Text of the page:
HIRING! Seeking experienced Steel Framers/Mechanics and Supervisor. Pay dependent on experience. Unlimited hours. Contact Gregg at 518-421-4795 or greggvillnave@gmail.com

NOW HIRING Teachers assistants, Substitutes. Starting pay $15-16/hour. $500 hiring bonus. More information at www.icthree.org or call 607-257-0200, Ithaca Community Childcare Center, 579 Warren Rd, Ithaca, NY 14850.


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BathWraps is looking for calls from homeowners with older home who are looking for a quick safety update. They do not remodel entire bathrooms but update bathtubs with new liners for safe bathing and showering. They specialize in grab bars, non-slip surfaces and shower seats. All updates are completed in one day. Call 866-531-2432

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a solar plus battery storage system. SAVE money, reduce your reliance on the grid, prepare for power outages and power your home. Full installation services available. $0 Down Financing Option. Request a FREE, no obligation, quote today. Call 1-888-871-0194. (NYSCAN)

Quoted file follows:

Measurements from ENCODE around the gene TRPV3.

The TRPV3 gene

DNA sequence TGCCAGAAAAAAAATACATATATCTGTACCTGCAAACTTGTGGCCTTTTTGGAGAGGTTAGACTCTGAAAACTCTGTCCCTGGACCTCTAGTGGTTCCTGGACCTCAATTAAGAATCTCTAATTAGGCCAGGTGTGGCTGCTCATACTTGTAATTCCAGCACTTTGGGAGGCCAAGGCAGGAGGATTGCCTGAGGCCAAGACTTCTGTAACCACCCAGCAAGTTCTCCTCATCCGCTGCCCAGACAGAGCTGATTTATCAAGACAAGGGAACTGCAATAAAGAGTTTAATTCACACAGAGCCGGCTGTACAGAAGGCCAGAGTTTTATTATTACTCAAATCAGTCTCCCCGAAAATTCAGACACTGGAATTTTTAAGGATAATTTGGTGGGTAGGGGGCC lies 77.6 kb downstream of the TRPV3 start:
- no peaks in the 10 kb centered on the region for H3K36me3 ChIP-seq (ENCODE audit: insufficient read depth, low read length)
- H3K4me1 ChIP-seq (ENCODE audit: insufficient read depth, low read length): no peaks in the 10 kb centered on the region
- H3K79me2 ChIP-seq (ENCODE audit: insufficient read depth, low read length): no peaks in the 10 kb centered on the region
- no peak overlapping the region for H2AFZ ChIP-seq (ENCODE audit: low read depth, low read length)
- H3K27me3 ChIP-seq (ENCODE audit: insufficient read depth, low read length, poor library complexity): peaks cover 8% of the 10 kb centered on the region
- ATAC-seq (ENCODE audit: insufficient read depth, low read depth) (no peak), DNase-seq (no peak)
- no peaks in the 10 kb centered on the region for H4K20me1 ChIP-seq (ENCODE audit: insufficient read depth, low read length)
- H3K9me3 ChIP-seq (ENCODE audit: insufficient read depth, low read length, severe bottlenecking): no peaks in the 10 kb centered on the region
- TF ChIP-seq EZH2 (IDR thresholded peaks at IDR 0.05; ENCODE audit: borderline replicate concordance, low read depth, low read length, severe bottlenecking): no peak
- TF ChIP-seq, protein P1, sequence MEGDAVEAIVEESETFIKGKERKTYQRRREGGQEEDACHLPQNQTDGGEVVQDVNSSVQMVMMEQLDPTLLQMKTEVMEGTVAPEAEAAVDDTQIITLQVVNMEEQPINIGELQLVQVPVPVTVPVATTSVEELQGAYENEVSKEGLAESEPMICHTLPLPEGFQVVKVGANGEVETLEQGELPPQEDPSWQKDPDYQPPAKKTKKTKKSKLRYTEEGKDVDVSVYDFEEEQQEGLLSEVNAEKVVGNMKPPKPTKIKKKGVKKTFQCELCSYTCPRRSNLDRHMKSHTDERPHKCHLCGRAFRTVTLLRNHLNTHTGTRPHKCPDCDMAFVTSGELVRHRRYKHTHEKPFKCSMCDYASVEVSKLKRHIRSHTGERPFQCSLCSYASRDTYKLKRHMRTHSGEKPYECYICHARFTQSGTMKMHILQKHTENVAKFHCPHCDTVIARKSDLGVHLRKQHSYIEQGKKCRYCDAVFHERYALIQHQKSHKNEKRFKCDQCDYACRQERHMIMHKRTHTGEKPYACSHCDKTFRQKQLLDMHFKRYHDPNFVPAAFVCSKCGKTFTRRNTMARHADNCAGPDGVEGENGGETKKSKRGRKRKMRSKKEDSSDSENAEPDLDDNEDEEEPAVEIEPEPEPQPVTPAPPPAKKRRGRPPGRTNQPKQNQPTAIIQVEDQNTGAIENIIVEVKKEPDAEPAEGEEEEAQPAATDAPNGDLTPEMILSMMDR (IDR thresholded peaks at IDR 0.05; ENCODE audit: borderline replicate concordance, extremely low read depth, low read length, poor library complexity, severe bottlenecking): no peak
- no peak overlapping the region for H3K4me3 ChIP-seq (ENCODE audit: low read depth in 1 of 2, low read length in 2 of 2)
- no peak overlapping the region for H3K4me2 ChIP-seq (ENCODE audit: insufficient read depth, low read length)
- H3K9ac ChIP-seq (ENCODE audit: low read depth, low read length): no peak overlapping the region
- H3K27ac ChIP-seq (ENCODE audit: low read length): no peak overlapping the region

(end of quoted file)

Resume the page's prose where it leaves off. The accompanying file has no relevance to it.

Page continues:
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• Rebuilt • Reconditioned • Bought• Sold • Moved • Tuned • Rented

Complete rebuilding services. No job too big or too small. Call us.

Ithaca Piano Rebuilders (607) 272-6547 950 Danby Rd., Suite 26

South Hill Business Campus, Ithaca, NY

COMMUNITY JOURNALIST / EDITOR Ithaca Times is seeking an experienced journalist with strong organizational, reporting and editing skills. You would oversee both the news and arts &entertainment sections of our community weekly. Duties include copy editing all content, layout coordination, some reporting, and feature and editorial writing. You need to develop stories, plan several weeks ahead, and set the course for the editorial direction of the newspaper. A staff reporter,and several freelancers report directly to you. You must have a strong sense of place to do this job; the Ithaca Times is about Ithaca, and Ithaca is fascinating. Respond with cover letter, writing samples, and resume to jbilinski@ithacatimes.com and Larry@ithacatimes.com

New, Used & Vintage Stringed Instruments & Accessories

Guitars Ukuleles Banjos and Mandolins

Strings, Straps, Stands, Songbooks and More!